The NAIS Student Diversity Leadership Conference is a multiracial, multicultural gathering of upper school student leaders (grades 9-12) from across the U.S. and abroad. SDLC focuses on self-reflecting, forming allies, and building community. Led by a diverse team of trained adult and peer facilitators, participating students develop cross-cultural communication skills, design effective strategies for social justice practice through dialogue and the arts, and learn the foundations of allyship and networking principles. In addition to large group sessions, SDLC “family groups” and “home groups” allow for dialogue and sharing in smaller units.


  • Now that you’ve learned the importance of mindfulness practices, and what it means for a community to be diverse, I would love for you to reflect on your community, and find ways to help. In the comment section, respond to the following questions – 
  1. What does diversity look like in your school/community? 
  2. What can you do to learn about others experiences that are different from yours? 

Works Cited

“Brown v Board at Fifty: ‘With an Even Hand.'” Library of Congress, Accessed 19 Apr. 2020.

National Association of Independent Schools.

National Women’s History Museum. 2015,

Ohikuare, Judith. “When Minority Students Attend Elite Private Schools.” The Atlantic, 17 Dec. 2013,

Share this project
  1. April 23, 2020 by Leah Griffin

    I love that mindful listening group exercise. Is this something that you’ve facilitated before? It sounds like a great activity for future Social Justice Days, or Facilitator training.

  2. April 23, 2020 by Moses Rifkin

    Thanks for taking up this important topic, Hermona. I’m so glad you’re thinking about it: I think it’s one of the most important questions for our school and independent schools to take on.

    Because you asked us to answer your questions:

    What does diversity look like in your school/community?
    I think diversity can take a lot of forms, but racial diversity at our school reflects the fact that Seattle is mostly white: our school, I believe, is about 30% students of color. Within that broad category, there’s a great deal of diversity. One thing I’m thinking about here, which might not be related to the question but might be, is how the students engaged in thinking about racial diversity at our school (at least as far as I can tell) tend to be students of color, not white students.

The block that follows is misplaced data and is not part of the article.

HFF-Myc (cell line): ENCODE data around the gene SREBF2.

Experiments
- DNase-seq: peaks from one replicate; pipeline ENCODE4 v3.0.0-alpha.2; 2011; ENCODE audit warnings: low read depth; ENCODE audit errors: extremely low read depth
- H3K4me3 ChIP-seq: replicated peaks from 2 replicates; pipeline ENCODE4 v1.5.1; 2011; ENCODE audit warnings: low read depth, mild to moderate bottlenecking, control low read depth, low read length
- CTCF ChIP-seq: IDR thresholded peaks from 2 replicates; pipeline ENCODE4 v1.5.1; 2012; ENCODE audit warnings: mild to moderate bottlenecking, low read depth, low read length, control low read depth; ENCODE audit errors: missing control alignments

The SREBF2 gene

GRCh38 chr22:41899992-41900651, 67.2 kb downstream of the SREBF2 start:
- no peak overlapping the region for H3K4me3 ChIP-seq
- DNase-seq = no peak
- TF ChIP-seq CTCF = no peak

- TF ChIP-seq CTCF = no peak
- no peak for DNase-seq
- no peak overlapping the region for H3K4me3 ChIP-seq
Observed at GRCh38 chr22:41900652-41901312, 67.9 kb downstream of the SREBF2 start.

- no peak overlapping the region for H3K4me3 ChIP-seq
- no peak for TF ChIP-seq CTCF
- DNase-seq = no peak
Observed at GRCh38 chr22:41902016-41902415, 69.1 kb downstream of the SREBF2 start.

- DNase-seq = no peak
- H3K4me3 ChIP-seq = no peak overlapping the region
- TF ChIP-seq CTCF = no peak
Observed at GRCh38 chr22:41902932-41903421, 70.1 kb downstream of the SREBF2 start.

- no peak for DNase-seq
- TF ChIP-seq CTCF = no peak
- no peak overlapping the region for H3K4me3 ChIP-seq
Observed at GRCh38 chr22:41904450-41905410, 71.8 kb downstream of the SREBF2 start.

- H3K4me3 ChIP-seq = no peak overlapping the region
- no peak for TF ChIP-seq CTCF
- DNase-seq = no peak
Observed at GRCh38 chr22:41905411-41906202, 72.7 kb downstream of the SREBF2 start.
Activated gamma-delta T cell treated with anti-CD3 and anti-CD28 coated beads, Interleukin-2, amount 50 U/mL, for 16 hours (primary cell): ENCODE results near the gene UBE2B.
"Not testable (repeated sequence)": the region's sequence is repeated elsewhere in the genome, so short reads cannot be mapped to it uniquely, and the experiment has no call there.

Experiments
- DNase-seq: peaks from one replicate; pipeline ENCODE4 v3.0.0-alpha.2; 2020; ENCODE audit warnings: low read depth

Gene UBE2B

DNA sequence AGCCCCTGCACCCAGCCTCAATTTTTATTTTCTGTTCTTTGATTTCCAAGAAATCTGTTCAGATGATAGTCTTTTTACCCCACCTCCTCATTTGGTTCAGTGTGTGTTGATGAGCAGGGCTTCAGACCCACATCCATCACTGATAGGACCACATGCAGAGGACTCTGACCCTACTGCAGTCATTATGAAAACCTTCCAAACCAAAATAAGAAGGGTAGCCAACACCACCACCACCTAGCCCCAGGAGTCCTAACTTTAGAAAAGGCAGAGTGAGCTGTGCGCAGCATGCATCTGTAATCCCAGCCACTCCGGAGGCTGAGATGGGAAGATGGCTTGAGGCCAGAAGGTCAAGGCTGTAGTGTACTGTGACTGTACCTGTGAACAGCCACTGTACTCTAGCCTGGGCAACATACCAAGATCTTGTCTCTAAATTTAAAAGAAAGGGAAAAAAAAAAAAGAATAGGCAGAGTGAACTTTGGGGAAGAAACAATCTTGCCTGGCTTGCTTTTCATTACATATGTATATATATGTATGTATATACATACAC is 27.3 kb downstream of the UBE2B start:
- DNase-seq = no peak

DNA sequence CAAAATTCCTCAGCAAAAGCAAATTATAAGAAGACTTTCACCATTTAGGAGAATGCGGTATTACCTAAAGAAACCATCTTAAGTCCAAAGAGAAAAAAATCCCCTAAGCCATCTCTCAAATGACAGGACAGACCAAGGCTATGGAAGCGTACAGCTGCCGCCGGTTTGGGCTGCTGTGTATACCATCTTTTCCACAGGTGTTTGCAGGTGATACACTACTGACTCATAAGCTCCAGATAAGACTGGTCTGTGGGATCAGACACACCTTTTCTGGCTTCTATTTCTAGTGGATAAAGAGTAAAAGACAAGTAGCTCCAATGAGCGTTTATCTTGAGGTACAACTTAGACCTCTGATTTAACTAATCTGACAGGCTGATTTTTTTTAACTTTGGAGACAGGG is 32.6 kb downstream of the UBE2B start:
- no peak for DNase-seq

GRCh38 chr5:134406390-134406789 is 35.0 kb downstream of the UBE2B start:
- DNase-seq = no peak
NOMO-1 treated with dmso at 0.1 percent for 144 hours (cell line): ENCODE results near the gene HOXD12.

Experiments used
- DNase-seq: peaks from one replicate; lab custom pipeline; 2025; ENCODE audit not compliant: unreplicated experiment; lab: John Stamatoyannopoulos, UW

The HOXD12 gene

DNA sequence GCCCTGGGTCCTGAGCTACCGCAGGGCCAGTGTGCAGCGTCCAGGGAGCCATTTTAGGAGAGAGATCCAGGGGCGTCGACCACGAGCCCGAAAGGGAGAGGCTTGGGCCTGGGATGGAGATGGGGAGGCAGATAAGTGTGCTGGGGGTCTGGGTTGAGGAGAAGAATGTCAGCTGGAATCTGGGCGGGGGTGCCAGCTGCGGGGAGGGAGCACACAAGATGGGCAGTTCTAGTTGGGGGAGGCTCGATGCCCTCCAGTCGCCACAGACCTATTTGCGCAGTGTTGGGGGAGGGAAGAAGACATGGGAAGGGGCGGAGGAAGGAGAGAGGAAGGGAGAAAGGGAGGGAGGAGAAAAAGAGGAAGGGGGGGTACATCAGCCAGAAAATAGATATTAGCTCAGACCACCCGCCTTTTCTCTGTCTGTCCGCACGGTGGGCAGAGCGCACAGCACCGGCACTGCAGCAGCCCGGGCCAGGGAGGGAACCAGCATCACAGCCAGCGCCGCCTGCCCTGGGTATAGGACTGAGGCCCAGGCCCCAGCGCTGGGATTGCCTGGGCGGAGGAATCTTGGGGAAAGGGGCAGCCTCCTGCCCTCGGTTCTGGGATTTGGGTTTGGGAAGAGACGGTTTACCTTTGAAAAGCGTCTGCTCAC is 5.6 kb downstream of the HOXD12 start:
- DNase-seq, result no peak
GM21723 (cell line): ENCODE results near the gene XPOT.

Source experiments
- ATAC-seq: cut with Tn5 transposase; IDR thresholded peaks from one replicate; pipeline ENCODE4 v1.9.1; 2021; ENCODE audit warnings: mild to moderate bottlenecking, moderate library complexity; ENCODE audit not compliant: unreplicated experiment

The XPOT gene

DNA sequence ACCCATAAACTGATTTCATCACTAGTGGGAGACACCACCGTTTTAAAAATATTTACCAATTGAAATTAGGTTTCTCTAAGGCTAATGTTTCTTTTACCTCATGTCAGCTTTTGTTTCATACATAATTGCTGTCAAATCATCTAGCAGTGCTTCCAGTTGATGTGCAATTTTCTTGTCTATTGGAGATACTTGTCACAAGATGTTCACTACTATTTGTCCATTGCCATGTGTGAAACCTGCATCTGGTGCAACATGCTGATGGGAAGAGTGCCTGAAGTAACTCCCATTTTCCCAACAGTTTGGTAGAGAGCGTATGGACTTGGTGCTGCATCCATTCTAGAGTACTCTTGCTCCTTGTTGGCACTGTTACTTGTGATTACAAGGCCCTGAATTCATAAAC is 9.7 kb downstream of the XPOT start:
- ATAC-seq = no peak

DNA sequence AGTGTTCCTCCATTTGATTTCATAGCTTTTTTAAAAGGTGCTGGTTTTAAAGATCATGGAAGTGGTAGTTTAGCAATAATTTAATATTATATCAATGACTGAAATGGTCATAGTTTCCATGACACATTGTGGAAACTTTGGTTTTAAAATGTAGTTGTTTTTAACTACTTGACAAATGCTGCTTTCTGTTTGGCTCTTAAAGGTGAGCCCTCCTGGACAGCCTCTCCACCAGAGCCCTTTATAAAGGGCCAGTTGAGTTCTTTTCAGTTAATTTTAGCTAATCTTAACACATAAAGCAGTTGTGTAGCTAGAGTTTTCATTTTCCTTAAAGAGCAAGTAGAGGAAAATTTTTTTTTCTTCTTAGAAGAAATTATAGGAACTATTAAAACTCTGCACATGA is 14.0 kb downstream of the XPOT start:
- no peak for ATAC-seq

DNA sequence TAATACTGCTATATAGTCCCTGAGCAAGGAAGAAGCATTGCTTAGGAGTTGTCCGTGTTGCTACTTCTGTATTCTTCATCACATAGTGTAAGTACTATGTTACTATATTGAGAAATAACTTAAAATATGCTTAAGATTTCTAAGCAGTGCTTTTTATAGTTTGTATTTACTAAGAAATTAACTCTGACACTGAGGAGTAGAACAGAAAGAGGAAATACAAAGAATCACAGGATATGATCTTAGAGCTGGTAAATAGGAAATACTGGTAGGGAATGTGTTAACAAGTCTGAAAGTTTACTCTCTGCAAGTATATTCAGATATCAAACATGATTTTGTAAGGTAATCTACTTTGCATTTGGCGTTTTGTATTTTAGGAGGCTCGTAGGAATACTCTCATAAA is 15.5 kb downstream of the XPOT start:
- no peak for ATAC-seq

What can you do to learn about others experiences that are different from yours?
    I think an important first step for me is to recognize that, as a white man with a lot of other social identities that bring me privilege, I have to do work to learn about those other experiences, that there are so many factors that blind me to the fact that what seems “normal” to me is actually uniquely the result of my identities. The next step, and this is one I’m working on now, is to recognize that I benefit so much from learning about the experiences of others. Once I’ve got those two steps taken, I can begin learning from others: through social media, through the arts, through my relationships.

  3. April 23, 2020 by Abigail Hundley

    Hi Hermona,

    I’m so glad that I got a chance to see you in action as a teacher-activist! I am wondering if it would be okay to use this ? The highest teacher compliment is to “steal” someone else’s great idea and use it in their classroom. I’m also wondering if you would be interested in facilitating this with younger students like, say, my ninth grade advisory? It’s a diverse group that sometimes dances around the edges of difference and so misses out on some of the opportunities you discuss above. Either way, thanks for being my teacher today:)